Market participants will receive a check on the health of the U.S. manufacturing and services sectors in a set of economic data and earnings reports Friday.
IHS Markit is set to release its preliminary February U.S. purchasing managers’ index (PMI) at 9:45 a.m. ET.
Consensus economists expect the manufacturing PMI will pare back slightly to 51.5 from January’s three-month low of 51.9 in January. The services PMI will likely hold steady at 53.4, according to consensus estimates. Readings above the neutral level of 50 indicate expansion.
Some firms, however, had somewhat lower expectations.
“Markit manufacturing and services PMI should modestly pull back in February to 51.0 and 53.0 respectively amid the shock from the coronavirus outbreak,” Bank of America analysts wrote in a note Friday.
But earlier this week, two regional Federal Reserve manufacturing surveys handily topped expectations, underscoring the U.S. manufacturing sector’s ability so far to shake off any fall-out from the coronavirus outbreak. On Thursday, the Philadelphia Fed Business Outlook survey rose to a three-year high of 36.7 in February, well above the 11.0 print expected, as new orders jumped by the most since May 2018.
Meanwhile, Deere & Co. is also slated to release earnings results Friday, providing a single-company perspective on the health of the U.S. manufacturing sector from a closely watched bellwether.
The company is expected to report earnings of $1.25 per share on sales of $6.28 billion for its fiscal first quarter of 2020. On the top line, that would represent a year over year decline of 9.5%.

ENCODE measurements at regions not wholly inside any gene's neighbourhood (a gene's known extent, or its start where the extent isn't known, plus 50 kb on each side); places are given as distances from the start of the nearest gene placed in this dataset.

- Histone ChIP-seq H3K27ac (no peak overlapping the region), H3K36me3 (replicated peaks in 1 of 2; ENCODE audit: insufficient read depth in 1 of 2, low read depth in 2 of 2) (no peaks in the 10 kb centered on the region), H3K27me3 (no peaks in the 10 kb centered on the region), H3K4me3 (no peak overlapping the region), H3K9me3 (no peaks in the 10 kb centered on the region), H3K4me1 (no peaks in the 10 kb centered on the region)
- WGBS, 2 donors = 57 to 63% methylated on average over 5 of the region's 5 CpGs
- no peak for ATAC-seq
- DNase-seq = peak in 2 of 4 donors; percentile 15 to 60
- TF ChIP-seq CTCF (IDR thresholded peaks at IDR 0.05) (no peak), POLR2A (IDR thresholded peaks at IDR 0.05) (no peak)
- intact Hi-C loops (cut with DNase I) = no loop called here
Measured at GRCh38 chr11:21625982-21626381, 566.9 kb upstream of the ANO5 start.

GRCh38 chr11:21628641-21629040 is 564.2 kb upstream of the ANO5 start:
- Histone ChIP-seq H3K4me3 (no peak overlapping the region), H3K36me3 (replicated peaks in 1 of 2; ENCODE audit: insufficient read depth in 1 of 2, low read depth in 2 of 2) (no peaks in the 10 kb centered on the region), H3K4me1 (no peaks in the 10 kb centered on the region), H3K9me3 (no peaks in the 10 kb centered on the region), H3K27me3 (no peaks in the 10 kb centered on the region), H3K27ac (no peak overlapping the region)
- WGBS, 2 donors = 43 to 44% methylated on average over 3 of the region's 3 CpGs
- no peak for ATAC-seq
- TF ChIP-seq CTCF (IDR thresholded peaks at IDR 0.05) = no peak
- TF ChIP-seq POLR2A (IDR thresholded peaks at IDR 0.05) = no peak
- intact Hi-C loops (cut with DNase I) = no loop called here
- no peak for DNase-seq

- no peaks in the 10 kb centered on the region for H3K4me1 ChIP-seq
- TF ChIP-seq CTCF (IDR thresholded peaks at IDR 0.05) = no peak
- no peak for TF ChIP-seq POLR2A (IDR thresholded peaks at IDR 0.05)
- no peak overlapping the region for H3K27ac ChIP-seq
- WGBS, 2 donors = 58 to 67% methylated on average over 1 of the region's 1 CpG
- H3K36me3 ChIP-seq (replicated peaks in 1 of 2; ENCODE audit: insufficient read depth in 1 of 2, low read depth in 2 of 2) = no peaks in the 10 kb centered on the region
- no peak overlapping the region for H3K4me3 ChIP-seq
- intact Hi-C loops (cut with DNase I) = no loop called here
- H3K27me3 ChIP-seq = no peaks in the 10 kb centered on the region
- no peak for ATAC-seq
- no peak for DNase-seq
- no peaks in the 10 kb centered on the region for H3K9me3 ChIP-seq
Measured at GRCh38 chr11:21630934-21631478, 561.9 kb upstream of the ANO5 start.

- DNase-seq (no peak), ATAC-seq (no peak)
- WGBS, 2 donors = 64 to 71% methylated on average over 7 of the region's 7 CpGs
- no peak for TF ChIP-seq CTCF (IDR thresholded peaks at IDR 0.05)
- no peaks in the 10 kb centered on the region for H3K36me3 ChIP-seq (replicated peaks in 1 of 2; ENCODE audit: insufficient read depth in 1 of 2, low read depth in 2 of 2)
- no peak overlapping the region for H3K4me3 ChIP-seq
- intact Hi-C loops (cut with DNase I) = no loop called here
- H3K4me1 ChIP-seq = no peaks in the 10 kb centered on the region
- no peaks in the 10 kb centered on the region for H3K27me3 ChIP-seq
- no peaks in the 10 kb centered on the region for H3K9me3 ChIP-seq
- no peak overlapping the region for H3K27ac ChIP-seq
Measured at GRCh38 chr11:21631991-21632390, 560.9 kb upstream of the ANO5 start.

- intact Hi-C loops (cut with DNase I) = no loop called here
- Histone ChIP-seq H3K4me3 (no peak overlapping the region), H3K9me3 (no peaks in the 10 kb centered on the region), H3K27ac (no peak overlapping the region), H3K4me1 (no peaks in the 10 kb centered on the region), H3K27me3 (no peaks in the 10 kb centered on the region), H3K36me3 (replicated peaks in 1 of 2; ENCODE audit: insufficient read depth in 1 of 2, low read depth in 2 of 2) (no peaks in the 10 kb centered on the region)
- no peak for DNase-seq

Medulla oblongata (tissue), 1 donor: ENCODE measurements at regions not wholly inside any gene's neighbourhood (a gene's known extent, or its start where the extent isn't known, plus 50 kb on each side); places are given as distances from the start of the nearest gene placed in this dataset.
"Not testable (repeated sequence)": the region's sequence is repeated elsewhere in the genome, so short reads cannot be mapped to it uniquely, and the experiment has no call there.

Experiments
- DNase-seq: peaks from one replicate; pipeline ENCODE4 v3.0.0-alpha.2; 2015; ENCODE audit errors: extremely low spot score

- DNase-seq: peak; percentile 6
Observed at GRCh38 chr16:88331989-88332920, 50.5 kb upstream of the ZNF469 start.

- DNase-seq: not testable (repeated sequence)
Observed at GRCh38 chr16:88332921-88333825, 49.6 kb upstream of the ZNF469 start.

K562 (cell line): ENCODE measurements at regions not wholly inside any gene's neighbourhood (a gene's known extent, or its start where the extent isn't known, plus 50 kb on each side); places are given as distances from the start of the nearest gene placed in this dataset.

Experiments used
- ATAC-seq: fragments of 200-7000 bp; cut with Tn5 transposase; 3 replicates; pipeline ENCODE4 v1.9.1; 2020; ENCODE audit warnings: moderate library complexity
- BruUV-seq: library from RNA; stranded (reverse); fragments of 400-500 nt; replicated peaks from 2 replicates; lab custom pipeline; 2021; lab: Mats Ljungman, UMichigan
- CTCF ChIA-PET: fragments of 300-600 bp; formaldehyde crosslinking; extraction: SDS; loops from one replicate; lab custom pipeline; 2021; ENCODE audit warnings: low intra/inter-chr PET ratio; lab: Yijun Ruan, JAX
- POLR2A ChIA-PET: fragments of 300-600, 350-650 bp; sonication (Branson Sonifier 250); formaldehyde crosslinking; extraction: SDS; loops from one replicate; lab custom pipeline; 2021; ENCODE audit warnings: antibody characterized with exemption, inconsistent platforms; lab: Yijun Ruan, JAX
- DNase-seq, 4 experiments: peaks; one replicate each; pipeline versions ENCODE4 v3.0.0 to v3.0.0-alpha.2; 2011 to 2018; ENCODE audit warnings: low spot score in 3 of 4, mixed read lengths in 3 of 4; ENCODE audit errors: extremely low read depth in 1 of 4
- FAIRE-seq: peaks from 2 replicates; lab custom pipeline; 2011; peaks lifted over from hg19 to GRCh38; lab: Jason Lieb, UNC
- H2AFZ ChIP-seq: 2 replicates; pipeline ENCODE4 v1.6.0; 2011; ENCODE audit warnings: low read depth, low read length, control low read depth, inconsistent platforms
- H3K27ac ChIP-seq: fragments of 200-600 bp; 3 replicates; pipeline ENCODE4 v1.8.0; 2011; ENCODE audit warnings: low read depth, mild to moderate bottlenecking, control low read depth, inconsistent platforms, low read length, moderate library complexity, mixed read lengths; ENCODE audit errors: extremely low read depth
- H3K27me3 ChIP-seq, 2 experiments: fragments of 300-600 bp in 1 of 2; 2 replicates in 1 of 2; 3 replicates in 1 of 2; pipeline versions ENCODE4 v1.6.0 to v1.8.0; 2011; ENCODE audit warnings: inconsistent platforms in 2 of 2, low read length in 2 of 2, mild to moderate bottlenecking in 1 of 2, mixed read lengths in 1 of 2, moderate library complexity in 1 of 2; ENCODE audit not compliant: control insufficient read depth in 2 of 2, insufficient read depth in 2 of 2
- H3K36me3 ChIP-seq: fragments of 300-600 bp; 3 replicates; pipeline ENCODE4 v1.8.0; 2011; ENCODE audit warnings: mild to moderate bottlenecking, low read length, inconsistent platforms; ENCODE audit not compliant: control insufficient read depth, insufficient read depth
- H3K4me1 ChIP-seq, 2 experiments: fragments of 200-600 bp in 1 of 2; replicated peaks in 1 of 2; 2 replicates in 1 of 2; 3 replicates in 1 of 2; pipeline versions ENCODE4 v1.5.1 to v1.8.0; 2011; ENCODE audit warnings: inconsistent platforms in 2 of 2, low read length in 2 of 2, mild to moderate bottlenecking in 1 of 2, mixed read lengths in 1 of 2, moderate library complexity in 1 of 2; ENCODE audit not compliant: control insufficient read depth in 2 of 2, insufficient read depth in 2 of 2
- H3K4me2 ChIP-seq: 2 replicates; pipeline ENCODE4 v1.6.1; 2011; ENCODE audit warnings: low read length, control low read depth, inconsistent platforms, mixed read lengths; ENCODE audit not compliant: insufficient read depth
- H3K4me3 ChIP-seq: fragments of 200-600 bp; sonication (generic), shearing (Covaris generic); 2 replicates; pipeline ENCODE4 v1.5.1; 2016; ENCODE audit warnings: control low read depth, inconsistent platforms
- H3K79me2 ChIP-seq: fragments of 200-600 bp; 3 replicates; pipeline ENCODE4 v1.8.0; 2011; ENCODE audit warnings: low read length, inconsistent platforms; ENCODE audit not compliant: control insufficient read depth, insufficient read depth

The results come on the heels of weaker-than-expected results from peers including AGCO Corporation (AGCO) and CNH Industrial (CNHI), portending potentially weak results for the Illinois-based heavy equipment-seller. And last quarter, Deere offered a weak outlook for 2020, saying it expected agricultural equipment sales would fall between 5-10%. Construction equipment sales were expected to decline by as much as 15% in 2020, Deere said at the time.
That guidance, however, had come as the U.S. and China were still locked in a trade war, with tensions between the two countries having since receded with the signing of a phase one trade agreement in January.
Shares of Deere were up 3.7% over the past 52 weeks through Thursday’s close, sharply underperforming against the S&P 500’s 21% gain over the same period.
Emily McCormick is a reporter for Yahoo Finance. Follow her on Twitter: @emily_mcck
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